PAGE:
Group A runes were most common in Viking Age Denmark
Gunnhildr is a very common female name throughout the Viking world. In England, the name has a particularly wide geographical distribution that extends beyond the Danelaw and beyond the Viking Age. Its popularity was most likely influenced by its use in the Danish royal family in the eleventh century, when it was borne by an aunt, a daughter and a niece of King Cnut.
The name is also the first element of the place-name Gunthorpe, Nottinghamshire.
Old Norse Name
Features in Saga
- Viking Names
- Cnut, female_name, personal-name
This object is related to
Find out about Gunthorpe, Nottinghamshire.
Judith Jesch, ‘Scandinavian women’s names in English place-names’, in A Commodity of Good Names. Essays in honour of Margaret Gelling, ed. O. J. Padel and David N. Parsons. Donington: Shaun Tyas (2008), pp. 154-162.
Carole Hough, ‘Women in English place-names’, in ‘Lastworda Betst’. Essays in memory of Christine E. Fell with her unpublished writings, ed. Carole Hough and Kathryn A. Lowe. Donington: Shaun Tyas (2002), pp. 41-106.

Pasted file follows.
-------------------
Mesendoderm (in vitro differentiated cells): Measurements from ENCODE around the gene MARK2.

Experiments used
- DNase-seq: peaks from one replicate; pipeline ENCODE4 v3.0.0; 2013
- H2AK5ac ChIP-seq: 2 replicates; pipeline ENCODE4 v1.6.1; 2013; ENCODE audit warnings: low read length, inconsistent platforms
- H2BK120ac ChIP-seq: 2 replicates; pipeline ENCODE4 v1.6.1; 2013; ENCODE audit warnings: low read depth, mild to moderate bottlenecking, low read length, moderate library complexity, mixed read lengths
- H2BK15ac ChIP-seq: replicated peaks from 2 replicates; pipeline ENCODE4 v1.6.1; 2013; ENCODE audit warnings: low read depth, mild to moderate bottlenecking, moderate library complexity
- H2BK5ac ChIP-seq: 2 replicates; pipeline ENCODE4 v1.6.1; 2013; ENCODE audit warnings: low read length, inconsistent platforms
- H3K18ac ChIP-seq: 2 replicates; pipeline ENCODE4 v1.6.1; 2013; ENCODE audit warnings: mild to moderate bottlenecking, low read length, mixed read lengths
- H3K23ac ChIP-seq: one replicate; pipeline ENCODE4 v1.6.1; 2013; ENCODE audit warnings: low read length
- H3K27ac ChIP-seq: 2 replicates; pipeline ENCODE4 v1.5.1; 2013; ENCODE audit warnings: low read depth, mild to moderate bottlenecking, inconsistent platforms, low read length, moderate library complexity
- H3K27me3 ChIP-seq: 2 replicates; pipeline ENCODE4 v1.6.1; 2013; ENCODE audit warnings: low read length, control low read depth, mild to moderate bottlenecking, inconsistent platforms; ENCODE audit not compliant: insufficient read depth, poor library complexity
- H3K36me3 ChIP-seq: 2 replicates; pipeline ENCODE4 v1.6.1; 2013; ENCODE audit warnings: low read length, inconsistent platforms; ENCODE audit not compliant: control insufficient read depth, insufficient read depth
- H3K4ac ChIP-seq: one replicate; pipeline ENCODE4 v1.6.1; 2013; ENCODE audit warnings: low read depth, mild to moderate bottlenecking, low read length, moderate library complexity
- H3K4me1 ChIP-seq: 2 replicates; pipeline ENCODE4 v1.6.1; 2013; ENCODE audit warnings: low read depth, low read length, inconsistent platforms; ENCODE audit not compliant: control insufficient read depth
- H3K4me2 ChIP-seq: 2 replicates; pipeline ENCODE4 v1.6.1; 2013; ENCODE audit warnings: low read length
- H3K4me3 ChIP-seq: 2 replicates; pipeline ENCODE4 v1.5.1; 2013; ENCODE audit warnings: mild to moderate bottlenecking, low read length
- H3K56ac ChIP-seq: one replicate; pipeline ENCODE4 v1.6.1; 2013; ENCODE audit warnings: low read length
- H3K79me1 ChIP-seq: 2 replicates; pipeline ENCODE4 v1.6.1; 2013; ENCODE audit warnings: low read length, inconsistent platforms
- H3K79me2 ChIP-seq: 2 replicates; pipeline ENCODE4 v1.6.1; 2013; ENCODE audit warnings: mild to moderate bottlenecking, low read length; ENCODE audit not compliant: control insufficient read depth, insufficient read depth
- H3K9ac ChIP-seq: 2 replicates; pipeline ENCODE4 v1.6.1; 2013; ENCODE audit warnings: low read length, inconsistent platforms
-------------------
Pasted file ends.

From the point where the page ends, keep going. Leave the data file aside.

John Insley, Scandinavian Personal Names in Norfolk. Uppsala: Acta Academiae Regiae Gustavi Adolphi LXII (1994), pp. 160-163.
Gillian Fellows Jensen, Scandinavian Personal Names in Lincolnshire and Yorkshire. Copenhagen: Akademisk Forlag (1968), pp. 114-116.
J.E.B. Gover, Allen Mawer and F.M. Stenton, The Place-Names of Nottinghamshire. English Place-Name Society Volume XVII (1940), p. 167.
E. H. Lind, Norsk-isländska dopnamn ock fingerade namn från medeltiden. Uppsala: A.B. Lundequistska Bokhandel (1915) col. 409-411.